Assuring Access to Justice Post-Legal Aid: Terry Lindon, Chairman of Legal Services Company Invaro, Argues That Radical New Thinking Is Needed to Ensure People Get Justice Following the Abolition of Legal Aid
Lindon, Terry, New Statesman (1996)
The recent history of personal injury litigation in the wake of the abolition of legal aid for PI cases has been one of trial and error. The introduction of a "standards culture" in legal services funded by the LegalAid Board in the 1990s was a force for positive changes in the practice management of many lawyer firms.
The pursuit of a legal aid franchise was a stimulus for practices wanting legal aid work to raise their games in terms of management standards. Invaro began its life as a company that provided practice management and IT consultancy to such firms, and has assisted some legal practices attain the franchise and its successor and related standards.
But when legal aid was abolished for PI cases by the Access to JusticeAct 1999, the requirement for such quality standards as a condition of doing the work was removed at a stroke.
In an uncertain market, Conditional For Agreements (CFAs) were introduced, and non-lawyer claims handlers entered the fray in a free-for-all for clients, with aggressive upfront marketing and little in the way of management or legal controls.
Some operated fundamentally unstable business structures:
* insurers provided after-the-event insurance cover to fund cases in the event that they were lost, but ceded the decision-making about which cases were signed up to third-party claims handlers;
* claims handlers were in turn motivated by the business stimulas of signing up as many cases as possible, without regard to the prospects of success, as they could make their money in three ways--from selling insurance policies, from non-refundable signing-on fees charged to the lay clients, and from referral fees charged to solicitors for cases obtained from high street canvassing.
It was only a matter of time before the business model collapsed under the weight of the hopeless cases signed on with no prospect of success but still requiring funding. The true depth of the risk to which these companies had exposed themselves could not be known until the cases were settled--or, worse still, simply collapsed for want of quality control.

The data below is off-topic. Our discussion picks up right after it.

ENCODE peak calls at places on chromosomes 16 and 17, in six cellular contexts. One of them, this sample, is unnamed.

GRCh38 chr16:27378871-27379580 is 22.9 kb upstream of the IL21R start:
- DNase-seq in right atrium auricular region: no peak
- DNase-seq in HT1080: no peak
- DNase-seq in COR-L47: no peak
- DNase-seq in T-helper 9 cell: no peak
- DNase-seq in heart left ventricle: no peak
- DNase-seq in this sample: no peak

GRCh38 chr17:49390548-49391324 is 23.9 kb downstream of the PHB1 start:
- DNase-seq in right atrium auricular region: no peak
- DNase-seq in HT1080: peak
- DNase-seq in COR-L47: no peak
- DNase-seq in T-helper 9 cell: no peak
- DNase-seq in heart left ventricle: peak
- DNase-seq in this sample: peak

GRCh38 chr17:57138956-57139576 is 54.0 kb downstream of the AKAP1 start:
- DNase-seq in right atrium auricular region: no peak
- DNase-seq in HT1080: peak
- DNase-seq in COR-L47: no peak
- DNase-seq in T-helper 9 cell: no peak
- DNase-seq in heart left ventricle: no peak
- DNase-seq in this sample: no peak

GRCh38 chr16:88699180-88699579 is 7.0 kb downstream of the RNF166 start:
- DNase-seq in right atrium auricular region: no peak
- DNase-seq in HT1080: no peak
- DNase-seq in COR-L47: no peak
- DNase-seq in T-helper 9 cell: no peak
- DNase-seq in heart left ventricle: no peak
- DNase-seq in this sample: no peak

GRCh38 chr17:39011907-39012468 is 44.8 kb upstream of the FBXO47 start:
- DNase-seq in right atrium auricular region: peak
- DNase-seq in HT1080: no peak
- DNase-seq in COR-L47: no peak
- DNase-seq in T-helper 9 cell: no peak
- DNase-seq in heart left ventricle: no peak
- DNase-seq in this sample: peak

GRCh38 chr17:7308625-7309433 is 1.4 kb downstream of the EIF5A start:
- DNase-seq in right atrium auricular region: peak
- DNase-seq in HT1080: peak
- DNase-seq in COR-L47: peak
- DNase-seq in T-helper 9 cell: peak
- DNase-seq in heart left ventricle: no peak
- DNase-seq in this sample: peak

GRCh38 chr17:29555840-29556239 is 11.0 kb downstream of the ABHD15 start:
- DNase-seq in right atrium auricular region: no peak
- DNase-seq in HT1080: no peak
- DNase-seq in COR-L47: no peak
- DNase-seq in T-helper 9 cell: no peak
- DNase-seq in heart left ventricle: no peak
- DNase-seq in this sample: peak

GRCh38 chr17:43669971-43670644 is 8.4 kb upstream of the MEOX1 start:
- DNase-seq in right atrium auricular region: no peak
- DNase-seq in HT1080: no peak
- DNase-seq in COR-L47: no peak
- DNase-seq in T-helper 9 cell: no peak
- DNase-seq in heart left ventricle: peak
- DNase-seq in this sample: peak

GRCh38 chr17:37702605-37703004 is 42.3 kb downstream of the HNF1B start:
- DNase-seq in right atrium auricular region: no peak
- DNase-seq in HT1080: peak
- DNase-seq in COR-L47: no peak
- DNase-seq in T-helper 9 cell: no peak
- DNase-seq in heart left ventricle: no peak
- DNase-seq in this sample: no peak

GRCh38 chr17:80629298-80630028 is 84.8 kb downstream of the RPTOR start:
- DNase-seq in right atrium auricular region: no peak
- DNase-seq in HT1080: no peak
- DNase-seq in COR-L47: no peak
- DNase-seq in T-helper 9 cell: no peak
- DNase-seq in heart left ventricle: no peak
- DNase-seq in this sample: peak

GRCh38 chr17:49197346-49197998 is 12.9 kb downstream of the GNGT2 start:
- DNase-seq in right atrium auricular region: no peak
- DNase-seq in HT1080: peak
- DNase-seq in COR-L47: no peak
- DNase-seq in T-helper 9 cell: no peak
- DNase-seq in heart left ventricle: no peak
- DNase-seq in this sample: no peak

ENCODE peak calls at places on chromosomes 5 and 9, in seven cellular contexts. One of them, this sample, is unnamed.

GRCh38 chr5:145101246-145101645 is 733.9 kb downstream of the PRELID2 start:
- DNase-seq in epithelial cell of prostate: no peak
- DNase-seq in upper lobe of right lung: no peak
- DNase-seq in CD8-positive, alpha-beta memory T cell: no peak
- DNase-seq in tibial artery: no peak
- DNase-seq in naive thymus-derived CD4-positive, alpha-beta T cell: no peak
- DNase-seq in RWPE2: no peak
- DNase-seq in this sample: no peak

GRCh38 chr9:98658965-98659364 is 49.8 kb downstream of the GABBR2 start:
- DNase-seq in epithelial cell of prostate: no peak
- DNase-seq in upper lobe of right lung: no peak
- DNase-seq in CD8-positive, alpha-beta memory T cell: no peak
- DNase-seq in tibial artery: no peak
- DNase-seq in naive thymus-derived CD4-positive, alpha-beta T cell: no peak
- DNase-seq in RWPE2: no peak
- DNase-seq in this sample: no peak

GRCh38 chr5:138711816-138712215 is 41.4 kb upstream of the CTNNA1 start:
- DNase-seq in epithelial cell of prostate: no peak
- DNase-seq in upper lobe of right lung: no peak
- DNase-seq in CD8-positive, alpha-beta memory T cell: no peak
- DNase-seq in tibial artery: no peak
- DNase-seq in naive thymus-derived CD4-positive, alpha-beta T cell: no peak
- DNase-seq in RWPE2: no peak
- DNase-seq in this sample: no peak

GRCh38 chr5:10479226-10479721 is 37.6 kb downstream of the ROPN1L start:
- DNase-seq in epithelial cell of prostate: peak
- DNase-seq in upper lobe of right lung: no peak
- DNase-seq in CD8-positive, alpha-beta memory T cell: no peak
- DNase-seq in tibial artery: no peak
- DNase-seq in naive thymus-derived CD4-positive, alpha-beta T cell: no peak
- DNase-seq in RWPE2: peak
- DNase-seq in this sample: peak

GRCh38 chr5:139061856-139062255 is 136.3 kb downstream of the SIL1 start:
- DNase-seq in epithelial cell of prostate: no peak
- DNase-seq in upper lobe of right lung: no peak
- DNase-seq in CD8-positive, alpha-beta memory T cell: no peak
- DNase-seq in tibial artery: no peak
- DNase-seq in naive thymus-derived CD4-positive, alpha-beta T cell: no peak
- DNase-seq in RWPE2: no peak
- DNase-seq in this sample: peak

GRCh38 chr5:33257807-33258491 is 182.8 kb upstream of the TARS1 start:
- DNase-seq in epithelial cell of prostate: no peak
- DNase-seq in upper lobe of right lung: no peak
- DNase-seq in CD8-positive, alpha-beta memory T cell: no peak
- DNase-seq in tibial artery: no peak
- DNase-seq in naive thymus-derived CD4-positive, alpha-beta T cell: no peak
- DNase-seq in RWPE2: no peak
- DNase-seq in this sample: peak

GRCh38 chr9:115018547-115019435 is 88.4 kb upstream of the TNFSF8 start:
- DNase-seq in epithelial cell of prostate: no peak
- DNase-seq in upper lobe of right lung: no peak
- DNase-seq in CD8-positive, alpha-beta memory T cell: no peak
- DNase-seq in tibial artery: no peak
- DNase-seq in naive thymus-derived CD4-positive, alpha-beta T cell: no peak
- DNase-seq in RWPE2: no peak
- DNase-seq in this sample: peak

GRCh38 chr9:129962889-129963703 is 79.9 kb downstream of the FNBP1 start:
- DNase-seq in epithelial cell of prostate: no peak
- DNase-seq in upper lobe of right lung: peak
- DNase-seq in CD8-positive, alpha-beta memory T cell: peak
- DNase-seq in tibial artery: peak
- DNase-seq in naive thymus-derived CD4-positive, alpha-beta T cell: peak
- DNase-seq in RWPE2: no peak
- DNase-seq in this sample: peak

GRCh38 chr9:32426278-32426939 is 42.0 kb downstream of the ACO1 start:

In addition, the law firms on the claims handlers' panels were not always quality-assured. The result has been the spectacular business failure of companies such as Claims Direct and the Accident Group.
There is now a desperate need to build confidence in the personal injury market, so that lawyers can be confident that they are being properly and responsibly supported, and also that the public receives a credible and affordable service in relation to its claims.
Invaro is committed to building that confidence by:
* subjecting cases referred to it by panel solicitors to a rigorous quality control and case preparation process, freeing lawyers to do the lawyering;
* carrying out practice management spot-checks on its panel firms to ensure that robust management procedures are being followed in relation to all the cases being dealt with.
Crucially, Invaro both makes the decisions about which cases to fund through insurance and provides the cover. There is no separation of decisions about risk from liability for that risk. Invaro is in turn supported by substantial institutional investors, including Japanese pension funds and Japanese banking institutions.
Invaro charges no referral fees to its panel solicitors and makes its money solely from selling after-the-event insurance products. Its procedures make high street firms more financially secure by grooming their practices and the cases they handle, ensuring access to justice at local level for the widest public. …